Seemingly appearing out of the woodwork, Blue Sky Miners has in fact been working on this self-titled debut EP since 2013; carefully selecting a producer—Todor Kobakov—and fine-tuning their lyrics as well as meticulously crafting their sound into self-described 'Rocky Mountain Desert Rock' end result. The sound of their music is something of a question mark: Twangy and guitar-laden, it evokes a sense of mid-America, however their raw vocal style and simple lyrics root the album in its entirety somewhere in the South. Think of it as a mix between Edward Sharpe, Of Monsters and Men, and The Lumineers, but without the same conviction.
Opening with, “Cold Water,” the British Columbia-based band nudges the listener to reflect on aspects of the world they don’t even know exist or even think about very much at all: “There’s water under the ground / Dig deeper to hear the sound.” Ultimately, this proves to be one of the more intriguing lines in not only a dull song, but unfortunately a rather unconvincing or even uninspiring EP. The second track, “Are You Lost,” is immediately more arresting; but only in the same way that a 10-hour flight isn’t as gruelling as a 16-hour flight. It lacks any sort of punchiness, but also doesn’t hold the thematic or musical merit for its perceived lengthiness. The songs here outstay their welcome, and on an album consisting of a mere six tracks, it’s not a good sign.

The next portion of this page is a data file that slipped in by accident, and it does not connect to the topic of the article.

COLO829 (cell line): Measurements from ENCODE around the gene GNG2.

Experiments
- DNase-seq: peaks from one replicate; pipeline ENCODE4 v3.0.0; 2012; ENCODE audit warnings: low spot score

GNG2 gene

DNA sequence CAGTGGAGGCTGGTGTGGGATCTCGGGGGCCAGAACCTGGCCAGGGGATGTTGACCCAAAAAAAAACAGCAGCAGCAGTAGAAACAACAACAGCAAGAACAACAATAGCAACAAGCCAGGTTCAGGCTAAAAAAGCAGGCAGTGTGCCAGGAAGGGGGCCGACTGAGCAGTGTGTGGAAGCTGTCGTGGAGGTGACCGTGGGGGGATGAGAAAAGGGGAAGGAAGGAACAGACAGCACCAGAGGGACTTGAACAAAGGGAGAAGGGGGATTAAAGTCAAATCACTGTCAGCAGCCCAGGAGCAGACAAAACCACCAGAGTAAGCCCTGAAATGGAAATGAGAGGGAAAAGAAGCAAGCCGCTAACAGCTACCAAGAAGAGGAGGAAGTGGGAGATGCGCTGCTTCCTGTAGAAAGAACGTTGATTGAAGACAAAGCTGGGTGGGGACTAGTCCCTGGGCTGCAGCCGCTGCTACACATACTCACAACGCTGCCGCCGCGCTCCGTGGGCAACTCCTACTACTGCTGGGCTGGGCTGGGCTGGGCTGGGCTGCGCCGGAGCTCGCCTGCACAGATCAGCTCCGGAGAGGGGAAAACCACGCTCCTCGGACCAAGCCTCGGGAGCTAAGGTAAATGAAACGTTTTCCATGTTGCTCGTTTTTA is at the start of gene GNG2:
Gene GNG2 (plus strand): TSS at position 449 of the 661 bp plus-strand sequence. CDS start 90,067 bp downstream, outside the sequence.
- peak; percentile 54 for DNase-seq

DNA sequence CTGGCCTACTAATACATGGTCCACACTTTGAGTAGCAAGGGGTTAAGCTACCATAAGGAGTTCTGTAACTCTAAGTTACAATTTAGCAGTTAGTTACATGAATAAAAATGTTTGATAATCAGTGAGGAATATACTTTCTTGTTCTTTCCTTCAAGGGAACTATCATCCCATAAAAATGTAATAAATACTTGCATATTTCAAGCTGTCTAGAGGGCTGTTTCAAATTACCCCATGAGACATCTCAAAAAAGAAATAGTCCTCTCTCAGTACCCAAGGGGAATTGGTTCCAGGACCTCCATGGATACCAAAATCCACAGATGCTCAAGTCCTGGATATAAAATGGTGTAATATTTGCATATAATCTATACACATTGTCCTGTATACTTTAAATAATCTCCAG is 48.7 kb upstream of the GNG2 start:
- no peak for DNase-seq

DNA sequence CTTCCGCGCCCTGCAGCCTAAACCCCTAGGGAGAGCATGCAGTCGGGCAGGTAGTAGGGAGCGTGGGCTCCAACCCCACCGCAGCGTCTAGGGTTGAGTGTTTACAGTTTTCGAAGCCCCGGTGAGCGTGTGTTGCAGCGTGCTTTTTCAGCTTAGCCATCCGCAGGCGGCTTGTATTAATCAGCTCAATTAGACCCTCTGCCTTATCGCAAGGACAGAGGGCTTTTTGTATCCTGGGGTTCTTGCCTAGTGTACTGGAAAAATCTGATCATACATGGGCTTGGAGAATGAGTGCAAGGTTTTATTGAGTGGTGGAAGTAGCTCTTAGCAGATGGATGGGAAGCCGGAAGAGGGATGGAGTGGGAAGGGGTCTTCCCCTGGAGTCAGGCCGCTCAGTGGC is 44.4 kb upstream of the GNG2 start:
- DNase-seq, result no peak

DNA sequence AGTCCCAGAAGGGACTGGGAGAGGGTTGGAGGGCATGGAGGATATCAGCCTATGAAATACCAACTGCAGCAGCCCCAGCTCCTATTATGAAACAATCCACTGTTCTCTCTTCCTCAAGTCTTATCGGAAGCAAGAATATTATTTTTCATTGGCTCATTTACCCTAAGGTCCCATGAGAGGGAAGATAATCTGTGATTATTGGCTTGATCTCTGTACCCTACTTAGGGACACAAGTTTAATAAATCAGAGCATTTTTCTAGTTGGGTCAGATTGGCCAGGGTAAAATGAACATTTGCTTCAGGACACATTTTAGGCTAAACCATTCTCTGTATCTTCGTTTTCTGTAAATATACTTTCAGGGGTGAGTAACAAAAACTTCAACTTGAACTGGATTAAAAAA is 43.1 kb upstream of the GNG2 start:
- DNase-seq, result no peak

Interestingly, the second half of the album is more varied and thus better than the first. Here, the melodies hold more nuance within them; the lyrics are more intimate; and the instrumental layering and entire production actually reflect the changing lyrical themes far more accurately than the first three songs. It’s even possible to go as far as comparing standout track, “Six Feet Small,” with the most recent material released by Arcade Fire’s re-issue of Reflektor (2013).
Still, by the time the last track, “Riot,” rolls around, you wonder what you’ve gained by listening to it all; and unfortunately the answer is not much at all. While they seemingly draw influences from a multitude of genres and other artists, ultimately they fail to carve out a unique sound where they can fully let loose and operate. The vocals, admittedly, improve even over the course of the album (see fourth song, “Bones”), therefore it’ll be interesting to see the band’s growth if they move to recording a full-length album. As it stands, though, Blue Sky Miners EP neither evokes nor alludes to any emotion: It remains a whole lot of dust being kicked up but not much movement.
“Bones” and “Six Feet Small”
“There’s water under the ground / Dig deeper to hear the sound.”
A jumbled combination of The Lumineers, Of Monsters and Men, Edward Sharpe & the Magnetic Zeros